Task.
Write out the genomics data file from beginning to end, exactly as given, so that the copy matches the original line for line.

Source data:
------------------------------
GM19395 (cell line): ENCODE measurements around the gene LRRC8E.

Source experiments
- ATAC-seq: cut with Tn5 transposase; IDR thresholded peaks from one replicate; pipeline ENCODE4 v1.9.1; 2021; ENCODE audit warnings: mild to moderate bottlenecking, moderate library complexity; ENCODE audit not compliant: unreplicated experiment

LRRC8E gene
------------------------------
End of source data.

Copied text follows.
GM19395 (cell line): ENCODE measurements around the gene LRRC8E.

Source experiments
- ATAC-seq: cut with Tn5 transposase; IDR thresholded peaks from one replicate; pipeline ENCODE4 v1.9.1; 2021; ENCODE audit warnings: mild to moderate bottlenecking, moderate library complexity; ENCODE audit not compliant: unreplicated experiment

LRRC8E gene